Basic Rights Under ILO

Revista: SLN Heading nr.1 (1)
Capitol: ILO
Pagina: 20-21
Autor: ILO - Autor necunoscut

Cod articol: #1-6-242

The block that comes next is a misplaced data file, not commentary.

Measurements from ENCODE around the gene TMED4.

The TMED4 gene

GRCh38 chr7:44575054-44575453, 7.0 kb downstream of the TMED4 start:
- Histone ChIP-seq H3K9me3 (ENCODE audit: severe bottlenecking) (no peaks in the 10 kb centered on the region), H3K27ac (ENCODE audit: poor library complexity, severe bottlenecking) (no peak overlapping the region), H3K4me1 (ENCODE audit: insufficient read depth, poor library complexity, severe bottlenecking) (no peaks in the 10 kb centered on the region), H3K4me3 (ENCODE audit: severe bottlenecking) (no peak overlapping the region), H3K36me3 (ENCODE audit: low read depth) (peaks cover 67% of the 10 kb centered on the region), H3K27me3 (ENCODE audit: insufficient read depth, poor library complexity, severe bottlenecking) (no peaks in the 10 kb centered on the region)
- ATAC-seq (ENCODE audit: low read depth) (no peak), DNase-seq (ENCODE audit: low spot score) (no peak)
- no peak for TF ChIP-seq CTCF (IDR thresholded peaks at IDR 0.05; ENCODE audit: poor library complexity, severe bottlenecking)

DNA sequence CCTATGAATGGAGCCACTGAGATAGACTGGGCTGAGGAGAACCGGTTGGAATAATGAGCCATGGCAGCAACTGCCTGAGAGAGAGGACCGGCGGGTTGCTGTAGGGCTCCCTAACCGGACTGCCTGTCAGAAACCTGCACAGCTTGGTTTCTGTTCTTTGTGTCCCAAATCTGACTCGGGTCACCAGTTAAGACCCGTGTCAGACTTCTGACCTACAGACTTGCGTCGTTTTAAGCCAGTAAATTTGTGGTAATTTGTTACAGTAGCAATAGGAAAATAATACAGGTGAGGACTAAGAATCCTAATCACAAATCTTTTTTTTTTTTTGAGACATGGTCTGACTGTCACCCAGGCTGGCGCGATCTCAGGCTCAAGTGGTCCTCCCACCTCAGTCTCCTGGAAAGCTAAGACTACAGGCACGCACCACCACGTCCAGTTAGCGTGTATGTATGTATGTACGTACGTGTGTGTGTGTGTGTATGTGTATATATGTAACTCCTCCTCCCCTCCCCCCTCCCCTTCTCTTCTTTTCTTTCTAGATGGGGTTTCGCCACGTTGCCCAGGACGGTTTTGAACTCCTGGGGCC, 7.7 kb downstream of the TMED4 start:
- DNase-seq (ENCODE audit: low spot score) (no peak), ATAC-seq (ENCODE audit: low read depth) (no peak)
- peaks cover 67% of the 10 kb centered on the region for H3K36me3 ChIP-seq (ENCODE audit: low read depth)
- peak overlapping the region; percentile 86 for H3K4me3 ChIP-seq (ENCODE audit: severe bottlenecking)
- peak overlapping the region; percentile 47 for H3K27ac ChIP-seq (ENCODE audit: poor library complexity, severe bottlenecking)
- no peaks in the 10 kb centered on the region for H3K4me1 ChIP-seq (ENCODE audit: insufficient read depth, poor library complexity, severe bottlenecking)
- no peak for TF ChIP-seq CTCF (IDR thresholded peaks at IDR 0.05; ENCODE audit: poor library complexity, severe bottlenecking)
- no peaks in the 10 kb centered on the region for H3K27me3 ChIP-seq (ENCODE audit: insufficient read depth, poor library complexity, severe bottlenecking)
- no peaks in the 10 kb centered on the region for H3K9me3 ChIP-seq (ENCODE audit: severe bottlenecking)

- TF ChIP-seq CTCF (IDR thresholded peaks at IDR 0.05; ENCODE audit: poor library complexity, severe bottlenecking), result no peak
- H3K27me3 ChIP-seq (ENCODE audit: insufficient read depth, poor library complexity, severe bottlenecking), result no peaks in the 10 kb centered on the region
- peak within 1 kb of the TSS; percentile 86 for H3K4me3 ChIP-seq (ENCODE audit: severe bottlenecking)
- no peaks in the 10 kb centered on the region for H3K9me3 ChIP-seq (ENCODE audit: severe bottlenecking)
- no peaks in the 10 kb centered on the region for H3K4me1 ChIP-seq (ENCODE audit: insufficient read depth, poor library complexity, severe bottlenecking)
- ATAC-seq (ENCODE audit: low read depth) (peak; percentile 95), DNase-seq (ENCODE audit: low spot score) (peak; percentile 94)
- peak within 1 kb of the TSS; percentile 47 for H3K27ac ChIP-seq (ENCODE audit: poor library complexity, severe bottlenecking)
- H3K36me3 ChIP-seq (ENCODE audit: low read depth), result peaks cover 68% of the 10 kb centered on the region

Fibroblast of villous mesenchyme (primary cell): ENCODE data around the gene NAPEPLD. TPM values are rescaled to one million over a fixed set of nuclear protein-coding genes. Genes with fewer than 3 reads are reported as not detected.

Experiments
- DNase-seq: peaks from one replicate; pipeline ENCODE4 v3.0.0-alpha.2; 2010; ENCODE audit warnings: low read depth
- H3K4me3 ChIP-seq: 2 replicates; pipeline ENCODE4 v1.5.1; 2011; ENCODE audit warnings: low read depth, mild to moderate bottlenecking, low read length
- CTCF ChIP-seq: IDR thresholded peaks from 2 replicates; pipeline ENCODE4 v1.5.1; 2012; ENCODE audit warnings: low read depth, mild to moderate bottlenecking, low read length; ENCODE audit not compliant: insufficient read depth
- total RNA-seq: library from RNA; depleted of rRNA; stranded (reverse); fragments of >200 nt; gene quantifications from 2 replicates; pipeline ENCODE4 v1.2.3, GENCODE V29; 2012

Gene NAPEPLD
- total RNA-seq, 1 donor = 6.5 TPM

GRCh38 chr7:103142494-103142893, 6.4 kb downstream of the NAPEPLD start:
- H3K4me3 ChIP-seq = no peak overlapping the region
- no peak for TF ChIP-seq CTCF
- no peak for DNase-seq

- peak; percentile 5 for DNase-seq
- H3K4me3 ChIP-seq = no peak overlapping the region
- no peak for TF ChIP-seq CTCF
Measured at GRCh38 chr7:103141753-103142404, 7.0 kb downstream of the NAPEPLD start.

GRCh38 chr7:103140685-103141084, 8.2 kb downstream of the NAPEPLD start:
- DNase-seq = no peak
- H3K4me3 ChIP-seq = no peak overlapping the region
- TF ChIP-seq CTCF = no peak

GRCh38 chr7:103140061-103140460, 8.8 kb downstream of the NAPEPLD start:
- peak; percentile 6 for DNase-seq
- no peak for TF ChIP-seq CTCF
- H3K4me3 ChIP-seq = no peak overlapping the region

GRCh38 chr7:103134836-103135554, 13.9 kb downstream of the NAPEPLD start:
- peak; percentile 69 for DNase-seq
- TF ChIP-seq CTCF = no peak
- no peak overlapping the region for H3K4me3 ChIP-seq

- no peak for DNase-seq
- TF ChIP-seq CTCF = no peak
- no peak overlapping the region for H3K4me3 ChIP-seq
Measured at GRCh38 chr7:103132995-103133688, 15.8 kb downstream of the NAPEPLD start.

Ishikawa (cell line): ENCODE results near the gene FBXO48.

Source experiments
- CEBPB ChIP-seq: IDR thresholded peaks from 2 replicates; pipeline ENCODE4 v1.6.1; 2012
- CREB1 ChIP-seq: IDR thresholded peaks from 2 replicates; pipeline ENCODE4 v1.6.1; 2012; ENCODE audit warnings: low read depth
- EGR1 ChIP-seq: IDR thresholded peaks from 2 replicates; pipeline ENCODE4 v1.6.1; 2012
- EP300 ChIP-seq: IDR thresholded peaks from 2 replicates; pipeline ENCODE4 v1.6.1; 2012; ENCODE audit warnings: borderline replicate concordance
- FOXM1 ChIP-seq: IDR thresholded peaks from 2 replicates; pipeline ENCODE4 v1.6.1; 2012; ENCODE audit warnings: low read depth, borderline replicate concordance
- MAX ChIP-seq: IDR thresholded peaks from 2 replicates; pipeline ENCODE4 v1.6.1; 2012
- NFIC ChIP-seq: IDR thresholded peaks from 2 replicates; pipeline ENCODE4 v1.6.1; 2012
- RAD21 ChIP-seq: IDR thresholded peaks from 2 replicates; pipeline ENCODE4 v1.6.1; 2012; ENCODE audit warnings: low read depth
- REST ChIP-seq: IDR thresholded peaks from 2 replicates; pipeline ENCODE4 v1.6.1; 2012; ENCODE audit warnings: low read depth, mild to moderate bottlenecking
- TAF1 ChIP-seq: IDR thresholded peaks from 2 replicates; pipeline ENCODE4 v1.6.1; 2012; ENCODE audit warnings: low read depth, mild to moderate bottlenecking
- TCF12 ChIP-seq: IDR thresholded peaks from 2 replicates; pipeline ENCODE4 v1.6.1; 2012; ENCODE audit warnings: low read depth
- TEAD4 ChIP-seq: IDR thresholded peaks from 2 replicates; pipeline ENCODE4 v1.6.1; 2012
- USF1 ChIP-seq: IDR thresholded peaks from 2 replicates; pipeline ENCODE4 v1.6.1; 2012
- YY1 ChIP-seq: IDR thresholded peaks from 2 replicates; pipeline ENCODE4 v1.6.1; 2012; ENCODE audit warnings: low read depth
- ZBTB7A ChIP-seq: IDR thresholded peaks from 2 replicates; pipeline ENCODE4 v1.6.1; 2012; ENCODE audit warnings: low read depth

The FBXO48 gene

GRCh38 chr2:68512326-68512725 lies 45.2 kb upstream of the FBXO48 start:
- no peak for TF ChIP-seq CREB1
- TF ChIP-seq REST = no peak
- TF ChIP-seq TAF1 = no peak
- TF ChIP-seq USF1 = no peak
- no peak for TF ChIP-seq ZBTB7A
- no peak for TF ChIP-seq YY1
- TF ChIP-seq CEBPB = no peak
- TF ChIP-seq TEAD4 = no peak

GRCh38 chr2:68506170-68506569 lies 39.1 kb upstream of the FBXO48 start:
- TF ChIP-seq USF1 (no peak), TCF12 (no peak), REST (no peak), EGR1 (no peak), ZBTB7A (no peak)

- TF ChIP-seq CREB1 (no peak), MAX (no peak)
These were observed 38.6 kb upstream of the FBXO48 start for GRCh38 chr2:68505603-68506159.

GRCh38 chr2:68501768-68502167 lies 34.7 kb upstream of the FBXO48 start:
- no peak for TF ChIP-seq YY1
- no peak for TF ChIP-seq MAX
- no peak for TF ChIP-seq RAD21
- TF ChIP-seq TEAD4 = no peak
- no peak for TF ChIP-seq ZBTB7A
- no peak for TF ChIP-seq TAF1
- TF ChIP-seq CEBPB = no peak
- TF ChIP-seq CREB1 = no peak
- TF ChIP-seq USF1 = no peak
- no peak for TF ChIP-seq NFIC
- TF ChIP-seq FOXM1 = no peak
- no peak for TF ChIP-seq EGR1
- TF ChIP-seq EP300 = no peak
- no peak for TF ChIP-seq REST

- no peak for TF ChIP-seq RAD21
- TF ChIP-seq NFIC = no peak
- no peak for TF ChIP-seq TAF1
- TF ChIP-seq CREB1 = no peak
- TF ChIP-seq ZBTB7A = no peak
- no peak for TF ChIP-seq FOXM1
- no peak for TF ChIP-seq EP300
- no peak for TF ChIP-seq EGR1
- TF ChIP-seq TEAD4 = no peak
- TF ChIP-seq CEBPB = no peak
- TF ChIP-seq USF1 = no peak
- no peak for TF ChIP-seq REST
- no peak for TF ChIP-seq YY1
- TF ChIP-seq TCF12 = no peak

Key International Labour Standards The ILO sets international labour standards through key international agreements. The eight ‘core’ ILO Conventions cover the fundamental rights expressed also in the Declaration. These Conventions cover: • Forced labour • Freedom of association and protection of the right to organise • Right to organise and collective bargaining • Equal remuneration • Abolition of forced labour • Discrimination (employment and occupation) • Minimum age • Elimination of the worst forms of child labour Declaration on Fundamental Principles and Rights at Work Declaration of Fundamental Rights at Work (1998) enshrines the right of workers to organise and bargain effectively, as well as freedom from discrimination and other basic employment rights. In addition to the fundamental labour conventions the ILO Declaration on Fundamental Principles and Rights at Work adopted in 1998 is an commitment by governments, employers’ and workers’ organizations to uphold basic human values - values that are vital to our social and economic lives; to respect and promote principles and rights in four categories, whether or not they have ratified the relevant Conventions. These categories are: freedom of association and the effective recognition of the right to collective bargaining, the elimination of forced or compulsory labour, the abolition of child labour and the elimination of discrimination in respect of employment and occupation. The Declaration makes it clear that these rights are universal, and that they apply to all people in all States – regardless of the level of economic development. It particularly mentions groups with special needs, including the unemployed and migrant workers. It recognizes that economic growth alone is not enough to ensure equity, social progress and to eradicate poverty. The Maritime Labour Convention The Maritime Labour Convention, 2006 requires all governments which have ratified the convention to have laws and regulations that safeguard the following fundamental rights: • The right to freedom of association (the right of seafarers’ to join a trade union of their choice) • Effective recognition of the right to collective bargaining (the right of a union to negotiate a CBA on seafarers’ behalf) • The elimination of all forms of forced or compulsory labour (seafarers’ right to work of their own free will and to be paid for that work) • The effective abolition of child labour • Elimination of discrimination in respect of employment and occupation (seafarers’ right to be treated in the same way as fellow seafarers doing the same work regardless of race, religion, nationality, gender, sexual orientation or political views). In brief, the seafarers have a right to a safe and secure workplace, where safety standards are complied with, where you have fair terms of employment, decent living and working conditions and social protection such as access to medical care, health protection and welfare. The MLC 2006 consolidates almost all previous maritime instruments adopted throughout the century. It encapsulates and modernises the international experience in regulating decent living and working conditions for seafarers gained since 1920, when the 2nd session of the International Labour Conference adopted the first three conventions on these issues. Amended on three occasions since its entry into force in 2013 in order to keep up with the needs of the shipping sector, the Convention has now been ratified by 93 member States representing more than 91 % of the world merchant shipping fleet. Ratifying and implementing the MLC 2006 benefits all actors involved, namely, seafarers, shipowners, flag States, port States and labour supplying States. Ratification contributes not only to the achievement of Sustainable Development Goal (SDG) 8 on Decent Work and Economic Growth but also to SDG 14 on Sustainable Oceans . Indeed, since the human element has been identified as the main cause of accidents at sea, and decent working conditions are an important factor in preventing such accidents, ensuring the respect of seafarers’ fundamental rights and principles and well as their employment and social rights is critical for the achievement of safer shipping and cleaner oceans.